Working In a Different State | Benefits Of Working Interstate | Youth Central

Ever thought about dragging yourself and your backpack to a new town and working there for a while?

Well, join the club. Every year many of us move from one part of Australia to another. It's a big country and there are lots of new places to go.

Planning to work interstate

Let's assume you're not a professional looking for a high-powered role. Instead let's say you're willing to have a go at anything, and that you're happy to roll up your sleeves and take part in a new experience.

There are two questions to ask before you plan your new life:

  • Where are you going? The kinds of jobs on offer really depend on where you'd like to spend time. You're obviously much more likely to land a ski resort job at Thredbo, than, let's say, Cairns.
  • And when? A lot of available work is seasonal. Even if you turn up in Thredbo, there's not much chance of you landing that ski job if you arrive in December.

In other words, it's worth thinking hard about the kind of experience you'd like to have and plan your trip around that. Then again, you might be the kind of person who lets fate decide, and you'll do whatever's going at the time. Up to you.

What kinds of jobs are available?

If you work for a company with interstate offices, you might be able to arrange a transfer. This is an easy option but it may mean you'll end up working in an environment that isn't all that different to home.

If you'd like to try your hand at something new, there are lots of choices. Here are some common ones:

  • hospitality – the staple of any young adventurer. Bars, pubs, restaurants and cafés can be found wherever people meet, especially tourist areas in high season. You'll get to meet lots of new people and have fun, but the hours can be a drag. Think about doing a bar or waiting course to further your chances
  • labouring and construction – worth a shot if you're physically fit. Make sure your conditions are acceptable and you have the right safety gear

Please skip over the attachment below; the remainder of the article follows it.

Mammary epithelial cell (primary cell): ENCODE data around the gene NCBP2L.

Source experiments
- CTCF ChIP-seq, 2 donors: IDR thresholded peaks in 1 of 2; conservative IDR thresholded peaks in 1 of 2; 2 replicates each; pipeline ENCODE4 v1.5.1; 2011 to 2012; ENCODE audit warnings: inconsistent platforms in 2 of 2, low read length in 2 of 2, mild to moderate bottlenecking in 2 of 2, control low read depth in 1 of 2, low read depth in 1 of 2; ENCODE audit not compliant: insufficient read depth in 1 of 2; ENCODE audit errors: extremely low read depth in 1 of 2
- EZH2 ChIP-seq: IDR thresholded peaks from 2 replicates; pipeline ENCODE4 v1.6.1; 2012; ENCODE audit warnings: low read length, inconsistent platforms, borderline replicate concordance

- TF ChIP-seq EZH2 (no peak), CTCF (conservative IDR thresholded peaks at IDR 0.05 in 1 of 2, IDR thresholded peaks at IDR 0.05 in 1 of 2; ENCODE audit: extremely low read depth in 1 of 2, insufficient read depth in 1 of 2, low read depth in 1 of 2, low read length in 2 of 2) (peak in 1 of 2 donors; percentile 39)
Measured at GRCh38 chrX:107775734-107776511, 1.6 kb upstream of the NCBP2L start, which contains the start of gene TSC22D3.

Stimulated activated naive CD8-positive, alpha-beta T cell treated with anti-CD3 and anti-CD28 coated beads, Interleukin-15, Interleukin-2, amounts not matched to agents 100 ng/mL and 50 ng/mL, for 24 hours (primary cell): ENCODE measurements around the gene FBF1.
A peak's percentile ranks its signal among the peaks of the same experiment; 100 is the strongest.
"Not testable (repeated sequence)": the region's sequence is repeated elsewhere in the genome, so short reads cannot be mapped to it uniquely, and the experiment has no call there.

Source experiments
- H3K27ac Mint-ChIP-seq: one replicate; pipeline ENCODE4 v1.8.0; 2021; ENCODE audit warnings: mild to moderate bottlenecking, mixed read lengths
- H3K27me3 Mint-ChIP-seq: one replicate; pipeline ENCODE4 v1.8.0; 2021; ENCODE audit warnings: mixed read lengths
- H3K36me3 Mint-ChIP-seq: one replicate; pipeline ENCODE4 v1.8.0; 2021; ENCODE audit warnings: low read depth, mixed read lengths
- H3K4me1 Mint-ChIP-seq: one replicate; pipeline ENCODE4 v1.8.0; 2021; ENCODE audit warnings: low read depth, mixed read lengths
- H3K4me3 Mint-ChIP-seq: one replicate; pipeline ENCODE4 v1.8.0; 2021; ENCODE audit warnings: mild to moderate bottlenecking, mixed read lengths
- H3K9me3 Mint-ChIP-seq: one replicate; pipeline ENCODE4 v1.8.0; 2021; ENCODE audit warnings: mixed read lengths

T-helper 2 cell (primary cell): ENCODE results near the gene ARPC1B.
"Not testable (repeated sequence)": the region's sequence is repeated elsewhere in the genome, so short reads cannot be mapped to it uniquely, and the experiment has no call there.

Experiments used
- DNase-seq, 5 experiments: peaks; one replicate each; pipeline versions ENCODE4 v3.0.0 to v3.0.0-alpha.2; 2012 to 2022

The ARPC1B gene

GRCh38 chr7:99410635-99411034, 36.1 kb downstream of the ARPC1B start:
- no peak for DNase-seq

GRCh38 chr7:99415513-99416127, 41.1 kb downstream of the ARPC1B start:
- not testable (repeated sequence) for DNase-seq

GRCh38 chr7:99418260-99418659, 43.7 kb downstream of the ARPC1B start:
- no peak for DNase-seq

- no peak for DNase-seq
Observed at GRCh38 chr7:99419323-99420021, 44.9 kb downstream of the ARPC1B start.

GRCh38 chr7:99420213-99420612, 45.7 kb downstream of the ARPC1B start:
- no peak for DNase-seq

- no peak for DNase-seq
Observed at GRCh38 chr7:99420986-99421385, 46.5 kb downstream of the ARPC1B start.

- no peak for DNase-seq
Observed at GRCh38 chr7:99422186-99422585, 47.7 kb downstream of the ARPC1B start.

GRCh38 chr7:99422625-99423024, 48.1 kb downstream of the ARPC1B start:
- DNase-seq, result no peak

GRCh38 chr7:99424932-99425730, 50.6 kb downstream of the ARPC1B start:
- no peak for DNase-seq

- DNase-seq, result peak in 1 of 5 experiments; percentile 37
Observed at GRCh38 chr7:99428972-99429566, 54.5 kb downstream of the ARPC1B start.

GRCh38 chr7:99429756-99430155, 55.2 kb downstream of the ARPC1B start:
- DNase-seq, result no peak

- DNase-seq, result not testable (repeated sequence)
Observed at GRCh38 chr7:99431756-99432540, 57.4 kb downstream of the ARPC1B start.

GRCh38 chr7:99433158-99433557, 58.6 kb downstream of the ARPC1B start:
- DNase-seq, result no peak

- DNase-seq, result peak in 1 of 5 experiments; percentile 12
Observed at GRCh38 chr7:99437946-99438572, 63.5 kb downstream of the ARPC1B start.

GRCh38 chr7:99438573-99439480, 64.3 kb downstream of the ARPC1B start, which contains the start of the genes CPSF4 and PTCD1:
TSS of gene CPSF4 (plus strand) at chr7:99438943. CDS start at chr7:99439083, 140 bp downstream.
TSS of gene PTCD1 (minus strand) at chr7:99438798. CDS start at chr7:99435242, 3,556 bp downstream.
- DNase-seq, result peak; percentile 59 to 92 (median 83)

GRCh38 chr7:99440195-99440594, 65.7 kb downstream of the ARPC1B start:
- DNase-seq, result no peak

• WWOOFing – this stands for Willing Workers on Organic Farms. This is where you live and work on an organic farm, usually with a family or community. There's no pay as such but accommodation and meals are provided
  • retail – another common choice. Shop assistant work is relatively easy to get and can also be found in places where tourists don't go
  • nursing – a great option but you need to be qualified
  • office and clerical work – otherwise known as 'temping'. Generally good conditions but you won't get much of a tan
  • fruit picking – naturally, this is seasonal work. You'll be out in the sun so don't forget to slip, slop slap! But conditions can be hard and the pay low – do your research on potential employers.

A word about conditions

No matter where you work, your employer is legally obliged to provide you with decent working conditions. If you think you might be short-changed on safety, pay or benefits such as super, or you're subject to workplace harassment, contact the WorkCover body in the state you're in. Our Rights at work page is a useful starting point.

Where to find jobs

You can look for a job in person or online. Once of the best options involves contacting job agencies in the state you're in. Our Jobs and careers section has a heap of pages to get you started on the job search.

How to land a job

Here are some really basic tips:

  • Dress neatly and be polite to prospective employers.
  • Leave them with your contact details. Include your mobile phone and email address, especially if you're moving around a lot. Business cards are a great idea.
  • Keep electronic copies of your CV on hand for emailing to employers or for printing out.
  • Register with a job search website – you can easily set up your profile to email you when a possible job comes up.
  • Check the local classifieds.
  • Be flexible and available.
  • Ask people everywhere you go – a large number of jobs are never advertised.

Links for working interstate

WorkCover Victoria - Worker Information
Find out about your rights and responsibilities as a worker in Victoria, or follow links to other state WorkCover agencies.

Centrelink - Job Seekers
Variety of information for Australian job seekers on services, payments and training options provided by this Federal Government agency.

Jobsearch - Job Network Services Finder
Search this online service for a Job Network provider in your area. Covers all of Australia.